I spent some of the weekend covering the Mark Hurd resignation with a post titled Hurd’s Resignation and HP’s Odd Half-Decade where I discussed just how logic-defying the situation surrounding the ouster of this CEO is.
Some big news yesterday in the world of technology had to do with Mark Hurd and his resignation following a sexual harassment investigation where he was not found guilty. The woman allegedly involved with Hurd was a former contractor and according to a close source there was no romantic or sexual relationship between the two. What is unusual though is the company on a conference call characterized their relationship as “close” and “personal.”
I am at a bit of a loss to understand exactly what I just wrote means. In other words, did they go hiking together? Were they BFFs? Perhaps they telepresenced each other from time to time. It seems Hurd may have spent some of HP’s money on this former contractor without receiving work.
The board said Hurd did not violate the company’s sexual harassment policies but he did submit expense accounts which were inaccurate to get the company to pay for visits to a marketing contractor. He was essentially asked to resign because of a few allegedly fraudulent expense reports and furthermore because he authorized payment for marketing expenses which did not correspond to work performed.
My next post on the matter was Hurd Resignation from HP Gets Weirder where I presented Hurd’s cases – that the expense accounts were accurate and that he did not voluntarily pay for marketing services which were not provided, the reality is the contract stipulated payment. Here is an excerpt:
Now it seems according to Hurd the contractor wasn’t paid inappropriately and the trips which were expensed were part of legitimate company business.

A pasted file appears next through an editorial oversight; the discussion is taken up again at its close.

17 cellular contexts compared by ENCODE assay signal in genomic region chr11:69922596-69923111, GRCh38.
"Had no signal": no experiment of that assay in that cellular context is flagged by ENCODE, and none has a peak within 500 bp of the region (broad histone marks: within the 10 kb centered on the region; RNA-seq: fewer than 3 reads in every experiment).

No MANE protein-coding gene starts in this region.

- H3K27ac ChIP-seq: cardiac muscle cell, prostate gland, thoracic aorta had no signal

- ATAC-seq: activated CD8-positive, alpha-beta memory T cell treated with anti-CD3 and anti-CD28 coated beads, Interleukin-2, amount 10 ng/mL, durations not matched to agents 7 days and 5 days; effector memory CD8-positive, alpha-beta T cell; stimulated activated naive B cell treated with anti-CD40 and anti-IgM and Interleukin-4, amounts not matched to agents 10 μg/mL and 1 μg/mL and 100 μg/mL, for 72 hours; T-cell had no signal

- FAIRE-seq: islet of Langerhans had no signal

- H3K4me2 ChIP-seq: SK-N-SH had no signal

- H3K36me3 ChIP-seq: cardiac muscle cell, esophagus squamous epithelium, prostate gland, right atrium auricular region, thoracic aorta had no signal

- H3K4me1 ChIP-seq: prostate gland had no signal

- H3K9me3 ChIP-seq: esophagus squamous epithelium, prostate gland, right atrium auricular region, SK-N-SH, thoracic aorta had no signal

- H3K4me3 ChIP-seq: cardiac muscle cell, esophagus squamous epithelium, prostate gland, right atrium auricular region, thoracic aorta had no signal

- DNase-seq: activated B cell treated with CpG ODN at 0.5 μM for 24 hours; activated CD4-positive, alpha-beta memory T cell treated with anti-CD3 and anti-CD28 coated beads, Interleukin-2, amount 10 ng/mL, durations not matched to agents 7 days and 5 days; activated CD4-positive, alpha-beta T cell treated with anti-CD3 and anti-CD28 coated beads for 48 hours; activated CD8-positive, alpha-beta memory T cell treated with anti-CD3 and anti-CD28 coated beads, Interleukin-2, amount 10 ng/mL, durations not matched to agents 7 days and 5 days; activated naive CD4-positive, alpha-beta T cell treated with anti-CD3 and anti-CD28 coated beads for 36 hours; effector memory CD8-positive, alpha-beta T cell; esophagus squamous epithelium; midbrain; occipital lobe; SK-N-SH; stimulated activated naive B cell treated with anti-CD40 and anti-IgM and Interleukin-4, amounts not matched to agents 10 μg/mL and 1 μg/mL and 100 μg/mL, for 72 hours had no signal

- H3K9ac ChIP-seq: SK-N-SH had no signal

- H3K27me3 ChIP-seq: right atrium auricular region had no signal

I must say, a situation which was weird is now getting weirder. Why would the board ask Hurd to step down if there was a chance they were incorrect in their investigation. After all, this is HP we are talking about… The company started Silicon Valley off. They have a reputation which they need to keep and are under a magnifying glass.
Moreover, the scope of what Hurd is being accused of here seems to be minor. You might fire the person making copies if they did something similar but the CEO? And again, the guy cleared $30 million last year… He isn’t poor. If he was going to do something unethical to benefit financially, wouldn’t it need to be for a few hundred million or billion dollars to be worth his while? It seems like a few thousand dollars we are talking about or at least less than $100,000 assuming a corporate jet was involved. Something does not add up – in fact nothing does and I wonder if I need to stay awake all weekend watching this story for updates.
I have to reiterate how much weirdness there seems to be in the upper ranks of HP and the board. I have never seen anything like it. There must be more to the story – much more… Either that or this potential scandal may go down in history as one of the worst PR blunders of the year.
Somewhere in London and New York, execs from BP and Goldman Sachs respectively are watching all this and saying to themselves, now that company has an image problem and needs to get their stuff together.
Now Oracle CEO Larry Ellison has weighed in saying, “The HP board just made the worst personnel decision since the idiots on the Apple board fired Steve Jobs many years ago.” He continued, “In losing Mark Hurd, the HP board failed to act in the best interest of HP’s employees, shareholders, customers and partners.”
According to Reuters, Ellison said the HP board voted 6-to-4 to go public with the sexual harassment claim against Hurd. Oracle went on to rail against the company and said, “Publishing known false sexual harassment claims is not good corporate governance; it’s cowardly corporate political correctness.”
Ellison seems as baffled by the events as I am and finishes his comments by saying the following:
The company’s charge that Hurd engaged in expense fraud was “not credible.”
What the expense fraud claims do reveal is an HP board desperately grasping at straws in trying to publicly explain the unexplainable.
My comments about HP committing one of the worst PR blunders of the year doesn’t go far enough. The company seems to have made what seems to be a huge management mistake followed by an even larger PR disaster. I am still at a loss to understand why precisely Hurd was asked to leave but it would seem the board had other reasons to get rid of him. And once again, a company with past board challenges should know much much better than to act this way.